The locust plague is described as the worst to hit Madagascar since the 1950s
A severe plague of locusts has infested about half of Madagascar, threatening crops and raising concerns about food shortages, a UN agency says.
The UN's Food and Agricultural Organization (FAO) said billions of the plant-devouring insects could cause hunger for 60% of the population.
About $22m (£14.5m) was urgently needed to fight the plague in a country where many people are poor, the FAO added.
It was the worst plague to hit the island since the 1950s, the FAO said.
FAO locust control expert Annie Monard told BBC Focus on Africa the plague posed a major threat to the Indian Ocean island.
'Generation of locusts'
"The last one was in the 1950s and it had a duration of 17 years so if nothing is done it can last for five to 10 years, depending on the conditions," she said.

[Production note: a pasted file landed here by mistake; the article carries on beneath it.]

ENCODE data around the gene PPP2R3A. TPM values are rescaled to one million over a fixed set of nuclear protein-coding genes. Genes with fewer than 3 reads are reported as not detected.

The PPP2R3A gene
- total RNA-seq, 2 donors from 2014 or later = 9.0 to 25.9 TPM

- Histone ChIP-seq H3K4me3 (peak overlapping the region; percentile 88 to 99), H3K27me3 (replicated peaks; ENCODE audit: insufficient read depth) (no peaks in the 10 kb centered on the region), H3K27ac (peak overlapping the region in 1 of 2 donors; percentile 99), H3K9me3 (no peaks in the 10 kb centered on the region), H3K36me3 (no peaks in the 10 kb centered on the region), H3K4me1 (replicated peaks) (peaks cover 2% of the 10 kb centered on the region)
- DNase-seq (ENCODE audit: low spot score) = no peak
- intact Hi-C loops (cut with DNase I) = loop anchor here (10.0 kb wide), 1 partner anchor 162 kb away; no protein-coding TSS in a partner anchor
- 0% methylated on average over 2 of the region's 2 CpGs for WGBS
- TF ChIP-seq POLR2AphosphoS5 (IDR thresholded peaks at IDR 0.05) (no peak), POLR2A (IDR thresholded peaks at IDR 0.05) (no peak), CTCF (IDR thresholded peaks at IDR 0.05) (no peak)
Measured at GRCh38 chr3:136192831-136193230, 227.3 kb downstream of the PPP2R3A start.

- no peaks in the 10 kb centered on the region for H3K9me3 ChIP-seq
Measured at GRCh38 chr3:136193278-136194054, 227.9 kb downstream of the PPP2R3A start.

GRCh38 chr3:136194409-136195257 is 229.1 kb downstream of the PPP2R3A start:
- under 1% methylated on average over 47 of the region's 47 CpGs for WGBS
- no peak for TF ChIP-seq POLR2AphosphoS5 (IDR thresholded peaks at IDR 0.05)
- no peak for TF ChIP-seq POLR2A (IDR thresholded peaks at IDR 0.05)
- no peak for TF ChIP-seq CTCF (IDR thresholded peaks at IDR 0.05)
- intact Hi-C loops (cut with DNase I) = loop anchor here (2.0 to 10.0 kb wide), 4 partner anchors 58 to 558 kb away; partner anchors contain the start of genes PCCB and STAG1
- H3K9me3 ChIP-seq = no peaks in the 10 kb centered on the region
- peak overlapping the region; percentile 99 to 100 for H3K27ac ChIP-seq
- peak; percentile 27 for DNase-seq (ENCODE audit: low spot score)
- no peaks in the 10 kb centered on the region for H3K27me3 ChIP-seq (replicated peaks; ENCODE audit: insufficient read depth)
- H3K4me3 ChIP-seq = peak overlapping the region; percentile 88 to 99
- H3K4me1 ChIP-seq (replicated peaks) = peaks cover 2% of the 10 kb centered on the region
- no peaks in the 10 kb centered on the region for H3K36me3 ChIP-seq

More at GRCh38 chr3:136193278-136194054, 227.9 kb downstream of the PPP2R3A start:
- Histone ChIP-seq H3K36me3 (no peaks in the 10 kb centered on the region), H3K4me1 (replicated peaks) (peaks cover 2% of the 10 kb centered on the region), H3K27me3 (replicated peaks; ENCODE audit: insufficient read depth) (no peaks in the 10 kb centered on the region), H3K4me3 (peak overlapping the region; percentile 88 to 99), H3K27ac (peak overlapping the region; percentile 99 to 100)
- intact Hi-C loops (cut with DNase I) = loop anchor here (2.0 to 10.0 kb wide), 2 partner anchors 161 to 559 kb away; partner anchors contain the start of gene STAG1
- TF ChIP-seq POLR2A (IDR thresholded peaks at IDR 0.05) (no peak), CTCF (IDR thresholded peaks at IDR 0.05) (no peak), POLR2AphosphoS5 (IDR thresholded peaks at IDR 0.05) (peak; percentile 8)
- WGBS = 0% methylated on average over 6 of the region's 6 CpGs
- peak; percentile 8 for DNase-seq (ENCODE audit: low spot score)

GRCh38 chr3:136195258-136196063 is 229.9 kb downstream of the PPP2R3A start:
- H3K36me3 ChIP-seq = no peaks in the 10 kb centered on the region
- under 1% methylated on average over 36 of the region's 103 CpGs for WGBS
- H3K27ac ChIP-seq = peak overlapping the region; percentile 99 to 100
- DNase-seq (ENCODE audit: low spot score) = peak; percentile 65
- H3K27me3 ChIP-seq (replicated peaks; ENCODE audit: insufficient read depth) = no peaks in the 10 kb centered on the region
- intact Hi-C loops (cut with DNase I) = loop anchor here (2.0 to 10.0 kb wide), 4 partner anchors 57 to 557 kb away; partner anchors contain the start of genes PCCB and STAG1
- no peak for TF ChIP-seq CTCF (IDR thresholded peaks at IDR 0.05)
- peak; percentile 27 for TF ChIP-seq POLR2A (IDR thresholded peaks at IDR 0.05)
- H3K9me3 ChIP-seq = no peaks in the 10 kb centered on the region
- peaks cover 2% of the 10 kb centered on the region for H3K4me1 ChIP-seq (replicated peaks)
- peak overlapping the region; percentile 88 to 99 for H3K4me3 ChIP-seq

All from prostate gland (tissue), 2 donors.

"Currently, about half the country is infested by hoppers and flying swarms - each swarm made up of billions of plant-devouring insects," the FAO said in a statement.
"FAO estimates that about two-thirds of the island country will be affected by the locust plague by September 2013 if no action is taken."
It said it needed donors to give more than $22m in emergency funding by June so that a full-scale spraying campaign could be launched to fight the plague.
The plague threatened pasture for livestock and rice crops - the main staple in Madagascar, the FAO said.
"Nearly 60% of the island's more than 22m people could be threatened by a significant worsening of hunger in a country that already had extremely high rates of food insecurity and malnutrition," it added.
An estimated 85% of people in Madagascar, which has a population of more than 22 million, live on less than a dollar a day.
The Locust Control Centre in Madagascar had treated 30,000 hectares of farmland since last October, but a cyclone in February made the situation worse, the FAO said.
The cyclone not only damaged crops but created "optimal conditions for one more generation of locusts to breed", it added.